Key points from the video
When I was born, doctors told my mum and dad that I would never walk. Sport for me just didn't exist growing up. Everywhere I went I just got told that, as a person with a disability, sport is not for you.
My sport has made me accept my disability and accept who I am. And it's only since getting involved with sport that I've realised how far I can actually push my body. I think that's my motivation now. There's something that my body can do that everybody else's can't.
I can't play in the school football team. I can't play in the rugby team. I can't play in the tennis team. I can't play in the table tennis team. Just because I've got a disability. That happened all through my life. That creates a certain chip on your shoulder where you always have to prove yourself.
I just wake up every day and I'm fired up because I know that I'm lucky to have this situation. I feel like I'm lucky to be here. I took a trial drug when I was seven years old just to keep me alive. Every day is a bonus, so I've got to make the most of today. I don't think I can say every day is perfect. Every day is a different challenge and I just take it day by day.
I was a very clumsy child. I'd trip over my own shadow, so my parents took me along to a local gymnastics class, just to learn how to fall, and to learn some spatial awareness. Motivation wasn't really something that I'd thought about. I wanted to improve. I wanted to grow.
I didn't wait for that feeling of motivation to push myself from stepping out of my comfort zone because I wanted to achieve this huge thing.
Athletes’ tips for staying motivated
Define your goal
It's important to try and figure out your journey and where you want to go. Think about what it is that you want to achieve. Make it specific and as clear as you can.
Set small achievable goals
When you’re working towards a goal it’s easy to feel downhearted if it feels like you’re not getting there as quickly as you’d like to. So, set yourself smaller achievable goals and build up to a bigger one. Progress takes time – take it step by step.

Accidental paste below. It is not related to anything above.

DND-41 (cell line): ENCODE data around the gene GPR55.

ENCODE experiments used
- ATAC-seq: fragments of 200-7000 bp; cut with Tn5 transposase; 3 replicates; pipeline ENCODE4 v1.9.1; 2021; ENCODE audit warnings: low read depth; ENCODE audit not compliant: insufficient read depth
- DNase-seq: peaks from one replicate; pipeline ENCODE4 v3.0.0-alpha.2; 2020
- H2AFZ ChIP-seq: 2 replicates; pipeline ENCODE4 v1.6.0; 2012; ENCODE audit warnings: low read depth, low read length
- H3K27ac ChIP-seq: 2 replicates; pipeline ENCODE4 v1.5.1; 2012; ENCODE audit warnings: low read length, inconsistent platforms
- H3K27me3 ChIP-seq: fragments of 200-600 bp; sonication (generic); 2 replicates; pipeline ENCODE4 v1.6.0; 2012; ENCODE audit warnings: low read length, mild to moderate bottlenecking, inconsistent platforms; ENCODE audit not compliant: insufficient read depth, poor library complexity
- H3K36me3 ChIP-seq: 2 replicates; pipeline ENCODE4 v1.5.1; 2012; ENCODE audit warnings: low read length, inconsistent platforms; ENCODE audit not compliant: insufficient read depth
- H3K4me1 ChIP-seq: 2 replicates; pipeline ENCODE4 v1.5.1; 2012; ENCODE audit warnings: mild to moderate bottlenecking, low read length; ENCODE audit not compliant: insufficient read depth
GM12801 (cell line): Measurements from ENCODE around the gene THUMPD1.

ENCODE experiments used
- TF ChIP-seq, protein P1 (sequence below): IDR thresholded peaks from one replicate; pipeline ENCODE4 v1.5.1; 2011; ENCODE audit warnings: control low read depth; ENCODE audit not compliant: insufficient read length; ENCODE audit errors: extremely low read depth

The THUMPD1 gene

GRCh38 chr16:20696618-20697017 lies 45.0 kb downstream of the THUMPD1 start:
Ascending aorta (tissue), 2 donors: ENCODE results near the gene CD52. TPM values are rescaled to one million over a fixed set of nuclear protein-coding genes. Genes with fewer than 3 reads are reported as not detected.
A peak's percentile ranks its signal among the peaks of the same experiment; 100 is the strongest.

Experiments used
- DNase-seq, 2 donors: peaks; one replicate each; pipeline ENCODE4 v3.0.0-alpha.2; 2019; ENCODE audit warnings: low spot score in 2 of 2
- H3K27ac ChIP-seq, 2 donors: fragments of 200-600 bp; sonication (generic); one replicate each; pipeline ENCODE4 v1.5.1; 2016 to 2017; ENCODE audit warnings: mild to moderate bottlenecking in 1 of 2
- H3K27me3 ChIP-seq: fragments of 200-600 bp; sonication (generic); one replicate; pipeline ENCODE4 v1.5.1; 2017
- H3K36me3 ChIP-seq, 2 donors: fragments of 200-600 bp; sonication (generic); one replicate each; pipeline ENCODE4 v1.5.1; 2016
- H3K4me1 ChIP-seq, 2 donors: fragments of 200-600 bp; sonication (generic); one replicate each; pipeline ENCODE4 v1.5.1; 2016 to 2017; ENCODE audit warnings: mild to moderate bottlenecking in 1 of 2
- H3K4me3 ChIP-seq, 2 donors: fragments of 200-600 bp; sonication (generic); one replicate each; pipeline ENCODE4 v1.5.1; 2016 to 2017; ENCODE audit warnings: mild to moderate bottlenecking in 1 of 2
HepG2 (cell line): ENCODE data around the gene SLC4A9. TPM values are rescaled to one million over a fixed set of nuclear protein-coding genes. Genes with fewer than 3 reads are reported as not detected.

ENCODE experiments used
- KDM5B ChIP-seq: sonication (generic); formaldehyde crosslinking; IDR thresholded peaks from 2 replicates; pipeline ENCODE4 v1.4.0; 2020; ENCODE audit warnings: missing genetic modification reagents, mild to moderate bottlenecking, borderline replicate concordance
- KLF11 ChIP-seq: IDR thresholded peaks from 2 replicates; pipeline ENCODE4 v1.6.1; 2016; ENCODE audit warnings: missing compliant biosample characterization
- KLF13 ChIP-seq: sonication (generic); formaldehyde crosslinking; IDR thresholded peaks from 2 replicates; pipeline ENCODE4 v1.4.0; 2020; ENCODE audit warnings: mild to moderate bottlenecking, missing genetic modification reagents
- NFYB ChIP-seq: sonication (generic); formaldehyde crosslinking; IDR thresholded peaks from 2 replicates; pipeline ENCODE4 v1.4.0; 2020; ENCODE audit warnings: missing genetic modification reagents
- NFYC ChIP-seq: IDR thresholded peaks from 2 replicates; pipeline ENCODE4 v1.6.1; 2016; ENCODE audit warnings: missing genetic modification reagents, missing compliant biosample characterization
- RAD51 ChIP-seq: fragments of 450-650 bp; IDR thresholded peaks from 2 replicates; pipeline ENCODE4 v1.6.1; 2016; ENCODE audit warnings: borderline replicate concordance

Notice every little improvement
Notice all the small ways you’re improving. Maybe you’re getting quicker, stronger and have more stamina with each training session. Taking time to acknowledge these small wins along the way will help you stay motivated to achieve that bigger end goal.
Surround yourself with positive people
Being around people who inspire you and make you feel good can really help. Maybe partner up with a buddy to train or share your progress with others. Surrounding yourself with positivity can give you the boost you need.
Do something that excites you
Motivate yourself with something that excites you and that you actually want to do. Do you want to do some yoga? Do you want to go for a walk with a friend? Do you want to go swimming? You're totally free. Just do what you enjoy.
Try and keep perspective. Remember that life is really precious and to enjoy every day.
Think about your future self
Motivation doesn’t always show up when you want it to. There will be lots of times when you may not feel like working on your goal. One trick is to think about your future self – do it for them. You’ll feel great when you’ve done it.
Another tip is to think about the other people who are out there training – it will help you get out of bed to achieve your goal.
See challenges, not setbacks
We all have things that come up to throw us off course. But try to see these as challenges and not setbacks. You can work through them and come out the other side. Your mindset can really help you progress.
Be proud of yourself
Remember to give yourself praise when you've pushed yourself, and you've stepped out of your comfort zone. You've been disciplined enough to work hard, even when you didn't want to. That's a fantastic feeling.